Impressive backgrounds help SIU track and field coaches elevate current athletes
April 26, 2023
Many may not know the SIU track and field coaching staff is quietly composed of many elite athletes who have performed alongside some of the best from across the globe.
It’s unlikely that many people know the coaches combine for 20 All-American appearances, 12 conference titles, one Olympics appearance and five world championship appearances in their own athletic careers.
Yet, that’s exactly what five of these coaches did in their primes. Richard Jones, director of track and field and cross country; Stephani Perkins, associate head coach of track and field; Brian Biekert, head cross country/assistant distance track and field; Jeneva Stevens, assistant coach of throws; and Jake Brydson, assistant coach of jumps, all combine for a spectacular resume of experience for the SIU track and field team.
“You’ve got some really good caliber, and all of us were D1 athletes,” said Perkins. “I’m the least successful when I hold up my mirror to coach Jones and coach Stevens.”
Perkins had a career that is nothing to sneeze at. Five years after blowing out her knee and graduating from Oklahoma State University in 2003, she came back and ran in the 2008 USA Track and Field Indoor National Championships before hanging up her spikes for good.
“I wanted to see if I could run fast enough to make nationals… so I trained on my own while I was working three jobs and I indeed qualified for the US Nationals,” she said.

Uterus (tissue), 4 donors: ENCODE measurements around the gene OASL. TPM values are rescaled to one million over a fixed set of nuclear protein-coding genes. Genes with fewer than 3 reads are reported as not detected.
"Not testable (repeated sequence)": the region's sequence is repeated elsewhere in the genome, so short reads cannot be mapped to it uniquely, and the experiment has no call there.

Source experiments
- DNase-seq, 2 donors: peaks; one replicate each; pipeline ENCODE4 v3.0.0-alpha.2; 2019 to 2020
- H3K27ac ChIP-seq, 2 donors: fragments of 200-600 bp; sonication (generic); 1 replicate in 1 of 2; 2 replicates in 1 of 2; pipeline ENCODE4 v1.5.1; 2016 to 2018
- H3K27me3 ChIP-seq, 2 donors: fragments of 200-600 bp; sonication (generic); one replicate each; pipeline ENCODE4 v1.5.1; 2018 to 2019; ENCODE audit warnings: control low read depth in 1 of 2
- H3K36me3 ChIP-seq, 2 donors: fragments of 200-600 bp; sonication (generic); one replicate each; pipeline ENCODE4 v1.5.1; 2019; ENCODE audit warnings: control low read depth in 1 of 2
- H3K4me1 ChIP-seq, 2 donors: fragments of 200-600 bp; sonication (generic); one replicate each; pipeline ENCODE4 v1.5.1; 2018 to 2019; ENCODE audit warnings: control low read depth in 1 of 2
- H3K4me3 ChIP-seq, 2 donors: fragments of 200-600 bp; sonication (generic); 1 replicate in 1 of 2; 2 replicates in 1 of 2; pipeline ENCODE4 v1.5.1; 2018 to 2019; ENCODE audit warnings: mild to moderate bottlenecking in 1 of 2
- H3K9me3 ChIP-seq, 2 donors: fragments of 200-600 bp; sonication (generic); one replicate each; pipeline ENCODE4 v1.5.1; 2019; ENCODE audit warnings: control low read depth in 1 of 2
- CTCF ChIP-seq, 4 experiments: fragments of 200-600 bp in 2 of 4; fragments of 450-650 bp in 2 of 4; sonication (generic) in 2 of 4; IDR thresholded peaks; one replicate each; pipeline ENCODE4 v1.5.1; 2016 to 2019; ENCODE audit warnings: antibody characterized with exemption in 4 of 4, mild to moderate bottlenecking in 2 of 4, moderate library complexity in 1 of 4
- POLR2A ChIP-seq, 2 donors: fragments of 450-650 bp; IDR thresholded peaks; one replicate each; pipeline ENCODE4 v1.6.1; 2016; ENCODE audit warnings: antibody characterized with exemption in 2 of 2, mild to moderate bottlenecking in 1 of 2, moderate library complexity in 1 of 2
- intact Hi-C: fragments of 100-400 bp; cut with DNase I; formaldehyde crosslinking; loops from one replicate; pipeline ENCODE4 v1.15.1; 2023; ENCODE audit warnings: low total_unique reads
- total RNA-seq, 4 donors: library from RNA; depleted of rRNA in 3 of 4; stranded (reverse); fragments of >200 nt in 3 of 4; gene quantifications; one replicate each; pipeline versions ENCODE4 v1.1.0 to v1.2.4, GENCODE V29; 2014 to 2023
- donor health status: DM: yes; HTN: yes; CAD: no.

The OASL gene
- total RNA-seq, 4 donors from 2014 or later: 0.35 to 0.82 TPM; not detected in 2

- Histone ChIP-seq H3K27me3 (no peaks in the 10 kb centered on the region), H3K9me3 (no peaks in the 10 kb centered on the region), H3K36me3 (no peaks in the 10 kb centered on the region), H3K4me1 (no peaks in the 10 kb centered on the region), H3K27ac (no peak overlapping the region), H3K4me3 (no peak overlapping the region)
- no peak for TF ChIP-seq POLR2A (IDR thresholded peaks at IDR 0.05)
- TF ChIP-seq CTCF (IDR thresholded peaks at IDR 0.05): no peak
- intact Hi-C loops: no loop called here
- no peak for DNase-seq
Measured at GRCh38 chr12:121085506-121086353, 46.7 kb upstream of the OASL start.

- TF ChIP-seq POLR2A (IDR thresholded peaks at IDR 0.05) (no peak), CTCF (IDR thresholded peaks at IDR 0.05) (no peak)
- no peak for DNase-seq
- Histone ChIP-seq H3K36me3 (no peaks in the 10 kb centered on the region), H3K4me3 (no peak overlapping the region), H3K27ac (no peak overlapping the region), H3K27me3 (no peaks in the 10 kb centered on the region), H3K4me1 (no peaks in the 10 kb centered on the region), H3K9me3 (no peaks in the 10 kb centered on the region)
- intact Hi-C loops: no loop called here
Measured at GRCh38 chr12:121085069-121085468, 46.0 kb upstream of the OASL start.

Perkins, who is in her first year at SIU, had multiple previous stops at high schools, including Ranchview High School in Irving, Texas, where she started a club team, and at BYU, where she coached several high level athletes as well as an Olympian.
Stevens, or McCall as she was known during her days as an athlete at SIU, had one of the most decorated careers for a professional athlete in SIU history. In college alone, she was a three-time national champion and three-time national runner up, as well as a semifinalist for the 2012 Bowerman award.
“I was world-class before leaving SIU,” she said.
After graduation, Stevens began her nine year professional career. Over those nine years, Stevens competed in five world championship meets and traveled to more than 20 countries to compete. She abruptly retired due to an aggravating back injury and jumped into coaching shortly after.
Jones may have achieved the biggest milestone of all, the highest mountain peak that a track and field athlete can ascend to: becoming an Olympian.
After being a national champion and earning multiple All-American titles at Ohio State University, Jones represented Guyana in the 1996 Atlanta Games.
“That experience is something you never lose… you never lose the fact of being at the opening ceremony, then the closing ceremony… nobody can ever take it from you,” he said.
Jones went on to coach at Bishop-Hartley High School, where he coached multiple state champions and collegiate athletes before moving to his alma mater, Ohio State, as a coach. His athletes there won several conference titles and conference accolades, and he had more than 40 athletes run in national meets.
All of the coaches on staff have unique perspectives, as former collegiate and professional athletes themselves.
Perkins is brutal with herself and her experience as a college athlete. She doesn’t want athletes to end up doing what she did.
“I will honestly say that I was not a successful athlete, and that’s because of the things I was doing… I did not level up in college. And so I use that as a testimony and as a life experience,” said Perkins. “And I hope my athletes don’t have to go through that and have any regrets when they leave. So as a coach, I’m like, ‘no, I did everything you’re trying to do. And I don’t want you to be me. I want you to be better than me.’”